• Greater transparency

Yet, as noted above, other organizations continue to conduct themselves in an unethical manner with little regard for public concerns. In these companies, individual employees will continue to find themselves at risk.

Earlier in this article, I alluded to the risks employees face. A recent survey found that 53% of U.S. workers who reported misconduct were retaliated against! So, what can be done when a boss asks a subordinate to act in a way that they believe is unethical?


The word “No” has great power that most do not fully understand. The secret of the power of “No” is in the questions that must be asked first.

Whether these managerial requests are the result of a culture that tolerates such behavior or reflects a leadership personality that uses power to pressure workers to behave unethically, the individual employee/ subordinate must still deal with the effects of these requests.

Business ethicists and compliance officials usually give the benefit of the doubt to the leader/manager:  perhaps they made the unethical request unwittingly.  Similarly, they warn of the importance of making sure employees fully understand the situation surrounding their boss’s unethical request. The key is to take a defensive stand in a way that creates flexibility.

Here the employee can use the power of “No” by asking a few key questions, such as;

  • Ask for clarification regarding instructions received
  • Ask for details about the deliverable(s)
  • Ask who the key stakeholders are and what kind of feedback they need
  • Ask that anything potentially concerning be relayed in Emails with dates for feedback.
  • Ask if flexibility exists in providing alternative solutions to what is being requested.

Asking questions creates a focus on the idea that the person executing the work in a potentially unethical manner has the ability/permission to create a more ethical approach for solving the problem. If “cutting corners” to expedite an activity feels unethical, they might mutually brainstorm other ways a boss can still achieve the desired outcomes and the employee can feel comfortable with the desired actions.

One other point; demonstrating courage often helps shape a more positive outcome. It’s important to resist bullying. It is one thing to use the question technique to prevent shortcuts that may result in future harm. It is something else to succumb to direct pressure to engage in something that is clearly illegal.

When confronted directly about the difference between breaching the code of conduct and engaging in something with legal ramifications, the bully will almost always back down; especially if you have set the stage with the questions technique.


None exist.

Leaders and managers who knowingly or unwittingly ask their subordinates to engage in activities that are illegal may still be held liable for the consequences – as will the subordinate since they complied with the illegal request. The challenge is how to protect oneself in the event of a lawsuit stemming from these illegal actions.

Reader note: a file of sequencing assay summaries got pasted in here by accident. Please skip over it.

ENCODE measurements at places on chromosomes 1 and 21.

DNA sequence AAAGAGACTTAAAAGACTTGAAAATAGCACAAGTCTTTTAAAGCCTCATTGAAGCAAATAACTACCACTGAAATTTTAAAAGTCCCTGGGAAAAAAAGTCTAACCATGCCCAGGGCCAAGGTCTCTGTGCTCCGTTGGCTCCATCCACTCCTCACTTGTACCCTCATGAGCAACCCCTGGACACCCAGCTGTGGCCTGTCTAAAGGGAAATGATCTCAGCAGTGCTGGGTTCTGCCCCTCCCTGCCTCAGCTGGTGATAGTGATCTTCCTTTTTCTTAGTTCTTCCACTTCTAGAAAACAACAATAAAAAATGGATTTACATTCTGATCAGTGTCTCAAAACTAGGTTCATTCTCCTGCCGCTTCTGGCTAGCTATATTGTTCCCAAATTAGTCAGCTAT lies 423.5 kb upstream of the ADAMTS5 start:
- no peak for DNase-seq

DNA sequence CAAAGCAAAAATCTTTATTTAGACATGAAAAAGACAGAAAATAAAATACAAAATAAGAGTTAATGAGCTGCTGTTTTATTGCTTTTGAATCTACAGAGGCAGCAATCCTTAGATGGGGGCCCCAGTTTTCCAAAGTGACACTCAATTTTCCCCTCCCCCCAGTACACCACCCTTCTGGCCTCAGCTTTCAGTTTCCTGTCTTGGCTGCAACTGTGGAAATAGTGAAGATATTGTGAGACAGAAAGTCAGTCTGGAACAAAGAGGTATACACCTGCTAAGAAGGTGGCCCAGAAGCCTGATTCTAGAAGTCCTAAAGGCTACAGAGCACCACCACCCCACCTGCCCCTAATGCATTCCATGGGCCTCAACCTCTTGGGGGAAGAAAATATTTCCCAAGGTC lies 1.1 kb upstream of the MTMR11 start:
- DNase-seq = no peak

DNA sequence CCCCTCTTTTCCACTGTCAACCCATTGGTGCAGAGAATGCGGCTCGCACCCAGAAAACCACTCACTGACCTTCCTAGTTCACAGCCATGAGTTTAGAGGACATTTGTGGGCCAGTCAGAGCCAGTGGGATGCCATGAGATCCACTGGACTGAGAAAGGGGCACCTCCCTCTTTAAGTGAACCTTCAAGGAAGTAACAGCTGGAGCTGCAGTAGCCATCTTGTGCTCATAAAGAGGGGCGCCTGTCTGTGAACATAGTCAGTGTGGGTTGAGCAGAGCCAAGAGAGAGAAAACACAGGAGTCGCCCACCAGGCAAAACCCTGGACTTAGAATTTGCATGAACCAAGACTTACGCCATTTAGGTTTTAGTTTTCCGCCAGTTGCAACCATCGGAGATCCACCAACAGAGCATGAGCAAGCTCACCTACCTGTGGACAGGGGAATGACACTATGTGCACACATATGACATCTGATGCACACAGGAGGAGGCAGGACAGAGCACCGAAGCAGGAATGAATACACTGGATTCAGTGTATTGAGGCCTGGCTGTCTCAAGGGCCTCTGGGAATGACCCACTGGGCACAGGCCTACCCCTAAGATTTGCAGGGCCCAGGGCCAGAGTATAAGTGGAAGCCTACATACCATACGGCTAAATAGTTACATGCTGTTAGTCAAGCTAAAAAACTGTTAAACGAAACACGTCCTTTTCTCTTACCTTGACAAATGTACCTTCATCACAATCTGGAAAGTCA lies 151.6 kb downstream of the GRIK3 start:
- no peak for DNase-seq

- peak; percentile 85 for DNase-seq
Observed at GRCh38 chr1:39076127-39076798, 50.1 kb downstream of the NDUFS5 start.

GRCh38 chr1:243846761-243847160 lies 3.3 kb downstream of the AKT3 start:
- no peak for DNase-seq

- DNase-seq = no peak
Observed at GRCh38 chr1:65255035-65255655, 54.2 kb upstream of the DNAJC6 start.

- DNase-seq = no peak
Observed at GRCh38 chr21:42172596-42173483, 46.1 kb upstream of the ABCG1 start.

Every company over a certain size is required to have a formal grievance process, and that process must be laid out in detail in the material employees receive when they are hired. Often these processes are managed by outside companies with confidential Hotlines and other means of addressing a concern that is perceived to place an employee in jeopardy.

An unethical boss is the bane of an ethical employee’s existence plus it can be an environmental factor that leads to the psychological, emotional, and physical stress elements of burnout. Those currently employed at companies with unethical leadership have some important decisions to make: 

  • Is the unethical request a one-time issue, and is it potentially illegal?
  • Is it an indication of the corporate culture? 

If they stay with their employer, can they handle the emotional strain of staying in an organization whose values are misaligned with their own?  And, finally, is the risk of potential civil or criminal charges against them associated with this action?

Unethical or illegal management requests can place an employee into both types of legal jeopardy. These kinds of pressure are not isolated, and it’s important to note that prior to the 2020 epidemic, employee disengagement from their job ranged from 37% to as much as 48% across any given week, and one of the biggest contributors to this disengagement was distrust of the supervisor.

The hard truth is that when one’s employer is behaving unethically, the best thing is to leave the company. It is hard for people who depend on their paychecks and health benefits, which cannot with the employee to his next job, to go the whistleblower route.

Employees that make this difficult decision still have to protect themselves from being painted as villains after the fact. It is not enough just to resign. As a minimum, employees that choose to leave should:

  • Document their concerns keeping to the facts as much as possible
  • Where feasible, report these to a higher-up
  • Present the details of their ethical decision at their exit interview
  • Reserve the right to have any exit documents reviewed by a third party before signing

At that point, they can “fire” their former employer by telling them their conscience and values and good reputation are the top reasons for their leaving the job. What matters is that they stated their reasons clearly without descending into unprovable finger-pointing, and left with reasonable certainty they would not be embroiled after the fact.

Food for Thought: “The major dilemma is that we tend to listen to reply, while all we should do is: listen to understand and feel.” (Akilnathan Logeswaran)

Get In Touch

Houston, Texas 77042